Staff: James Chiang & Peter Tieryas
Messy and weird and I love it.
Sometimes it takes a few rough edges to make something memorable. It’s not the pearly white clean “by the book” things that stick in our minds, no they are far too ordinary, we remember the rough things that challenge us. Dr. 2 is not a clean thing by any stretch of the imagination and it’ got faults and flaws a plenty but it sticks in your mind and you can’t help but wonder if the little things were not intentionally stabbed like a needle in your brain to catch your attention.
A little background. Dr. 2 is done by two VFX artists and I can almost see it in the way this is made. It is drawn with a janky, grayscale, hyper stylized approach that draws heavy inspiration from film noir. The deformed faces and rough brushstrokes the comic is drawn in plays to the overall tone of the comics and really captures the aesthetic they are going for. Sometimes this makes it difficult to tell what is going on and they throw a LOT at you real fast and to be honest- I didn’t catch everything with just one read through. That is not a compliment because I felt pretty lost by page 20 and key points got lost due to some points that are mentioned early on that get resolved later.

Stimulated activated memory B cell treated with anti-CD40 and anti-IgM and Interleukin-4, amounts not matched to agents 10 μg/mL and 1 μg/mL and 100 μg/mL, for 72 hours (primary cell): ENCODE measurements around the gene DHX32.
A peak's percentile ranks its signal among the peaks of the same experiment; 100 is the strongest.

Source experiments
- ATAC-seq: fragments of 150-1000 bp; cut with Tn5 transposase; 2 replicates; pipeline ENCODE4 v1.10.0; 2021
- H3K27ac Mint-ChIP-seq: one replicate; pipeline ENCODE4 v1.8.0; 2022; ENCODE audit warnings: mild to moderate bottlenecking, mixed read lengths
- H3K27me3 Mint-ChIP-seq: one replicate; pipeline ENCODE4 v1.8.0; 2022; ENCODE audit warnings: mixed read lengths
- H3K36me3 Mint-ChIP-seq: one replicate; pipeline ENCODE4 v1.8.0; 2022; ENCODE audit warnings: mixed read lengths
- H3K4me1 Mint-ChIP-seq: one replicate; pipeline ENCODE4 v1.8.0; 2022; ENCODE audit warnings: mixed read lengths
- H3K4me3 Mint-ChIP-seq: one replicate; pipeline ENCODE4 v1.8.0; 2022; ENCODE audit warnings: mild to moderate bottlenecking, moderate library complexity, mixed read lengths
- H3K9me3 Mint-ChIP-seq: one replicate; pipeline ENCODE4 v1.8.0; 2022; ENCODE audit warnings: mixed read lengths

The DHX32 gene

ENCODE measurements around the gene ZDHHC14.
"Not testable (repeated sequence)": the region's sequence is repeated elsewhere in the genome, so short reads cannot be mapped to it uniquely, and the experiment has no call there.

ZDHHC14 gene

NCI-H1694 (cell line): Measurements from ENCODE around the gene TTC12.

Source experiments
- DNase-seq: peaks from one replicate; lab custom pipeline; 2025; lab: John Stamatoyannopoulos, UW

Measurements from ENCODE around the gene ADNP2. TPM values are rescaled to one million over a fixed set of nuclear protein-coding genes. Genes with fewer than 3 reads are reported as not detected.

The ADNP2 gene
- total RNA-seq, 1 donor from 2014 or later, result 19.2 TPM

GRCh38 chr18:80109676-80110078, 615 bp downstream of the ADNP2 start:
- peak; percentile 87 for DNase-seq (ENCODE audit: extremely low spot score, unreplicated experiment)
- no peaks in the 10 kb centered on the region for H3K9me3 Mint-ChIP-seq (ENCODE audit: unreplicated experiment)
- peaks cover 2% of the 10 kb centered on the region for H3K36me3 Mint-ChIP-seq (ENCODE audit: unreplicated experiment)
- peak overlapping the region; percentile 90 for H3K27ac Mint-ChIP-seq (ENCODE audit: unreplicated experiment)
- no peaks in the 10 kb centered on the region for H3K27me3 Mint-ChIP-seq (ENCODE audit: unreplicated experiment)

Some sleight lettering/dialogue balloon mistakes are actually gambles that didn’t pay off. For example, on page 28 we have the driver of a car turning a radio on but we can’t see it so we have an arched bit of text that says “Radio On” with a curving arrow indicating that the character is turning it in that direction. Visually that works and is kind of novel, however the arrow has this issue that occurs in Adobe Illustrator when you try to curve a line and then apply a stock arrow style to it as a stroke where it oddly warps the traditionally straight tip. I know I’m getting technical here but for what is otherwise a great comic- little things like that get in the way of really pushing it up to the next level. It’s more a “death by a thousand papercuts” kind of thing that drags the production quality down and most of it could simply be reworked and repaired (provided they kept the layers separate).
The contrast used in the comic is undoubtedly the best use I’ve seen in an indy comic and reminds me of Samurai Jack fighting the Ninja. It fits with the “shades of grey” sense of morality to get and pays homage to the kind of detective flicks that this reminds me of.
There is a very compelling story to be told here and it is currently sitting in a bunch of pieces like a puzzle sitting on the floor. It’ll probably take a few issues (well… no doubt a series) to sort itself out and I gotta admit I’m pretty hooked. I’d love to see the ways this fit together. The characters were mysterious yet familiar enough in their roles that it was genuinely enjoyable to spend some times in this little world Dr. 2 has created.
As a heads up to younger readers, this comic probably should have an NC-17 rating on it but if you are of age- give it a read!